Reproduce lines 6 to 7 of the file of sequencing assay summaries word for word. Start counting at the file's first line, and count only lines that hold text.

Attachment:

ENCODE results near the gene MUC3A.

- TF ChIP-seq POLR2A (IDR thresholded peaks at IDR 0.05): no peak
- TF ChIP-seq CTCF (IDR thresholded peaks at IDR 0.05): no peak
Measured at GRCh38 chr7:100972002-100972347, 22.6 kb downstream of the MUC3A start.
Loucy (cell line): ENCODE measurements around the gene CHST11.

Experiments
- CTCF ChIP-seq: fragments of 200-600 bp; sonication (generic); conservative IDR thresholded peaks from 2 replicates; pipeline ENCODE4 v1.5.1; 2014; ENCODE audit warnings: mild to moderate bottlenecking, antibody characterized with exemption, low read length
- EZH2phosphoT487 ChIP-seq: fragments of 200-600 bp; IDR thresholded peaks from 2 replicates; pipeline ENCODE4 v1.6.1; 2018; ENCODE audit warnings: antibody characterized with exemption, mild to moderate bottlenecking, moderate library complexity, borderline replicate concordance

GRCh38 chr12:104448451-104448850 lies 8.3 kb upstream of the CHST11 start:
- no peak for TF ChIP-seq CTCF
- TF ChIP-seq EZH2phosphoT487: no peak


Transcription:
Experiments
- CTCF ChIP-seq: fragments of 200-600 bp; sonication (generic); conservative IDR thresholded peaks from 2 replicates; pipeline ENCODE4 v1.5.1; 2014; ENCODE audit warnings: mild to moderate bottlenecking, antibody characterized with exemption, low read length